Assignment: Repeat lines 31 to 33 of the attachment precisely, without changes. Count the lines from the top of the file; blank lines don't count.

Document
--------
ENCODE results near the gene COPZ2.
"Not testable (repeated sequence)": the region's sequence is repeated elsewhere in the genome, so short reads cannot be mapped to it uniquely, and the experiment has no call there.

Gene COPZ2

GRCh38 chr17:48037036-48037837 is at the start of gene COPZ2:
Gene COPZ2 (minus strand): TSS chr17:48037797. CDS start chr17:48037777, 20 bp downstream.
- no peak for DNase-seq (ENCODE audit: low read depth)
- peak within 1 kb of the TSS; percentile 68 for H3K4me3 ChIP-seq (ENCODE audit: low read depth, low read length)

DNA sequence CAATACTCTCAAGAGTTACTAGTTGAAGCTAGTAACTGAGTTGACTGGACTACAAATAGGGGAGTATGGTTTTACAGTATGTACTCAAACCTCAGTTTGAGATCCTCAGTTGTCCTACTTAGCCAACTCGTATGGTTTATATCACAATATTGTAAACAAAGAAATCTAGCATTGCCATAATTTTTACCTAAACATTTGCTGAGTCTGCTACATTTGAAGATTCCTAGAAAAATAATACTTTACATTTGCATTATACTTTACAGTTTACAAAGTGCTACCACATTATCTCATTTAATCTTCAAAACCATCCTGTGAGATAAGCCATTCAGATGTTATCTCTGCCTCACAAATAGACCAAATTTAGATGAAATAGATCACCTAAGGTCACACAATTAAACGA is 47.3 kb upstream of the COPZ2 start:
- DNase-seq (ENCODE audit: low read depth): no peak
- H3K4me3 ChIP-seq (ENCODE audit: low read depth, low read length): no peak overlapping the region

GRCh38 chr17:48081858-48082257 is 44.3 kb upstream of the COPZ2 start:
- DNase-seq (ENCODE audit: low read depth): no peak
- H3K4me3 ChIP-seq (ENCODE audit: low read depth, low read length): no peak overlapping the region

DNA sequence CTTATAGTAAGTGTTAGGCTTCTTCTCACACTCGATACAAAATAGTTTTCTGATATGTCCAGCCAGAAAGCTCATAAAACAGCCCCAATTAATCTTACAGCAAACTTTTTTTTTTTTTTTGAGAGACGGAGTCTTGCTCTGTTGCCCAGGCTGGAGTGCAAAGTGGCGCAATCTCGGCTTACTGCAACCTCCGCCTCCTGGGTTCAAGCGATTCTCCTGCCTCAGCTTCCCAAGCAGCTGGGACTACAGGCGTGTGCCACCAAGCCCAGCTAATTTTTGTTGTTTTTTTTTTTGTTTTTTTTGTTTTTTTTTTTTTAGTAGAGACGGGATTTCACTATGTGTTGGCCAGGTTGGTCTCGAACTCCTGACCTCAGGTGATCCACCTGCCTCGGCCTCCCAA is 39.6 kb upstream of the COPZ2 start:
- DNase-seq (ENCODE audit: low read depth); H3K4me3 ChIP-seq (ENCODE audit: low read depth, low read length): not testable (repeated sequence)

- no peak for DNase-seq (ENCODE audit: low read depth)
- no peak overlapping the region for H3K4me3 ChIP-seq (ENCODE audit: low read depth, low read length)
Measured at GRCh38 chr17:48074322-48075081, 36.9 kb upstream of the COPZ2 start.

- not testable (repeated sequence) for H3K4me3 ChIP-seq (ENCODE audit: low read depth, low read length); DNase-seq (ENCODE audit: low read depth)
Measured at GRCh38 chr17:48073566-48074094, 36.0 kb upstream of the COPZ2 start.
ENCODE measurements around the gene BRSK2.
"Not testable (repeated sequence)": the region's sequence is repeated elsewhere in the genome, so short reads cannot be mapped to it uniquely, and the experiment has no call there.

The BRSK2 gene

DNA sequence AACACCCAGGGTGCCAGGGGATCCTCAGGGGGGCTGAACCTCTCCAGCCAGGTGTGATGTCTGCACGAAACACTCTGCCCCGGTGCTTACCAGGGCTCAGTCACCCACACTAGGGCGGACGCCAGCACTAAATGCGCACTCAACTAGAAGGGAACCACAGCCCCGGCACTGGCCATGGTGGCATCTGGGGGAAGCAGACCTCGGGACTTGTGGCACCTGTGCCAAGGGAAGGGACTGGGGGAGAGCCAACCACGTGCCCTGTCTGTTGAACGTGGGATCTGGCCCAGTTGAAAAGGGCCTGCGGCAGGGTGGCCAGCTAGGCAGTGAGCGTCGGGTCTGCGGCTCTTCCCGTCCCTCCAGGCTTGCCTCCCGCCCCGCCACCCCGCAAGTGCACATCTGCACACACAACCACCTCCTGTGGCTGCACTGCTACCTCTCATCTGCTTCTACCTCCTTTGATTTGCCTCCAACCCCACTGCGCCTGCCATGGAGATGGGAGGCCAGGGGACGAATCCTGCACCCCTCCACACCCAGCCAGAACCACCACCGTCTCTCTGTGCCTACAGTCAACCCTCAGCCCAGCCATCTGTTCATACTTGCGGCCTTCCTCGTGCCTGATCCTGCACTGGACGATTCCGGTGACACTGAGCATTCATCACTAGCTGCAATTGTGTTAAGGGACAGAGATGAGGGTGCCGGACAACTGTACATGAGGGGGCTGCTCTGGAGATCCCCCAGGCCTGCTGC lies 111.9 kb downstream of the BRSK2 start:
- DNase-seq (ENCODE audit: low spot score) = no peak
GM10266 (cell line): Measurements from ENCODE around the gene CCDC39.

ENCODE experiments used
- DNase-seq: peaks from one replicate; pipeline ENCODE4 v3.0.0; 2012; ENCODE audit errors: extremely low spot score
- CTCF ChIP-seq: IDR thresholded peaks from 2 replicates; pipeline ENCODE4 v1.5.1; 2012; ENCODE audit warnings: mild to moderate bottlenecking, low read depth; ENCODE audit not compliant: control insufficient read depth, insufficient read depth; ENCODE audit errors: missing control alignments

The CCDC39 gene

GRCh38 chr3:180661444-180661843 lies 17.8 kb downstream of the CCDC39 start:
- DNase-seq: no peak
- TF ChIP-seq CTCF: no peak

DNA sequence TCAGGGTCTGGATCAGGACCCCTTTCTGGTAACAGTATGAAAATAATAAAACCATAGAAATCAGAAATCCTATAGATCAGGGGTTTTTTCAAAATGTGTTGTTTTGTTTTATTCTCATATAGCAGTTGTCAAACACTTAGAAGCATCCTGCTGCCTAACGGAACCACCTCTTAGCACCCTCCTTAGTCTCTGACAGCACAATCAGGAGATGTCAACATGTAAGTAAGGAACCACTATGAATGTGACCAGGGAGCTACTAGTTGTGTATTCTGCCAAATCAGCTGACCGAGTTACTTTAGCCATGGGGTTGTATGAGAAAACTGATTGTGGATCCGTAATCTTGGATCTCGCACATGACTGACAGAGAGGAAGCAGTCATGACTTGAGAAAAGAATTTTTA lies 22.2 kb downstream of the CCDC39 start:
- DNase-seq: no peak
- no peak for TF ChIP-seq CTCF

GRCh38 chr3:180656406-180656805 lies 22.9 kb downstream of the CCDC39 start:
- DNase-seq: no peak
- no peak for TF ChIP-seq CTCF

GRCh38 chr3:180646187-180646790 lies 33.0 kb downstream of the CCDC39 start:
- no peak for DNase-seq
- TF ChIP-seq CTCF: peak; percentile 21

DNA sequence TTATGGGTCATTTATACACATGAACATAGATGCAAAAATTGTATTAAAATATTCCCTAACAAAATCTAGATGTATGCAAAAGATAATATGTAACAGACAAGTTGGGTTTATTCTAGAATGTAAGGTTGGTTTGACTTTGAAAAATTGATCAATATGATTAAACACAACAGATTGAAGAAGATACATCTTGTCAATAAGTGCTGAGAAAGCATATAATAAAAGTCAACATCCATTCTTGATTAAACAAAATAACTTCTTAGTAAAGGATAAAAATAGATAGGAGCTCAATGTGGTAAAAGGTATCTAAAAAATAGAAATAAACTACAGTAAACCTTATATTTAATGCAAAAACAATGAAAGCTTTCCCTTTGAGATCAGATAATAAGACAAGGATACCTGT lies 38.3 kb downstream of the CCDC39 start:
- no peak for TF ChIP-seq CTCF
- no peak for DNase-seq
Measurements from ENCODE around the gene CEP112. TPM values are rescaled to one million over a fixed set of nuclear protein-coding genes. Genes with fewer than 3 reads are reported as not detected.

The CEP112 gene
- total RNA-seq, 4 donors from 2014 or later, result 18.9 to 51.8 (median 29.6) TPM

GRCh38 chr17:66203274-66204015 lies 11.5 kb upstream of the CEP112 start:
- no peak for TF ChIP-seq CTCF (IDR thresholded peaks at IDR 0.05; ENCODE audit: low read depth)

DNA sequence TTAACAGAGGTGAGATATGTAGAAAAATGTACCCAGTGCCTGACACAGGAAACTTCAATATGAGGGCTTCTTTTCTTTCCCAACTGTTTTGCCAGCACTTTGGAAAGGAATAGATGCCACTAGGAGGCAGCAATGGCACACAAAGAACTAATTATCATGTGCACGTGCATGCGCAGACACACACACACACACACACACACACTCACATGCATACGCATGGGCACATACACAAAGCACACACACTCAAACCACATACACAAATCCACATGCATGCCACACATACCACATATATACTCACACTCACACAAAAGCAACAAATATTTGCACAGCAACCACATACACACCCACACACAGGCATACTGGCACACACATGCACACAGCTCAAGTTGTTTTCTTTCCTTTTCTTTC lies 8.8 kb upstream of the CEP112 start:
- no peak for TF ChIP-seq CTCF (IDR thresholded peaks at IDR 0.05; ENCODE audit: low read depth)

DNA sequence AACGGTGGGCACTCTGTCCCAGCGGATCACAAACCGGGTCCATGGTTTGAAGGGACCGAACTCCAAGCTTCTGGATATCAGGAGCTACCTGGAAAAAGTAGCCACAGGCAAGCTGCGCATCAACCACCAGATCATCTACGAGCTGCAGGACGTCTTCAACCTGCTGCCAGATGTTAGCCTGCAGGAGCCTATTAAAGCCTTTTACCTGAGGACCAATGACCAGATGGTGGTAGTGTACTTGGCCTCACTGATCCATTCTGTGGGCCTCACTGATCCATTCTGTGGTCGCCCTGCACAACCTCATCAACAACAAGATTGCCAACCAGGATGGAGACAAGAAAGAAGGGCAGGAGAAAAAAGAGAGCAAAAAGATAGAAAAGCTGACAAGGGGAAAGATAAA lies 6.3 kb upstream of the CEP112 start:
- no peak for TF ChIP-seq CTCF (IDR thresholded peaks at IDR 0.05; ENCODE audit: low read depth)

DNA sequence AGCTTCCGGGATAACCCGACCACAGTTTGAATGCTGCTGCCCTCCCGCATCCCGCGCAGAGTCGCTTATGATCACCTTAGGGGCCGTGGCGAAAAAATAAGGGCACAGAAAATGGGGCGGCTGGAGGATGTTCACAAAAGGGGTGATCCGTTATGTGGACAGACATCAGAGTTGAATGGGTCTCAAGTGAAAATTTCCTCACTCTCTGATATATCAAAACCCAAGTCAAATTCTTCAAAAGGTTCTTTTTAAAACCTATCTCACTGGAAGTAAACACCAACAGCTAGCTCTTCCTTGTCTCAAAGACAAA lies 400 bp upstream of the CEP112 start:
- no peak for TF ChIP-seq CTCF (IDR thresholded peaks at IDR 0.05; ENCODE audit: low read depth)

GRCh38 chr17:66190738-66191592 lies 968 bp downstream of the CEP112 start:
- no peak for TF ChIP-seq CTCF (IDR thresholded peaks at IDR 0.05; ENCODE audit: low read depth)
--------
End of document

GRCh38 chr3:180661444-180661843 lies 17.8 kb downstream of the CCDC39 start:
- DNase-seq: no peak
- TF ChIP-seq CTCF: no peak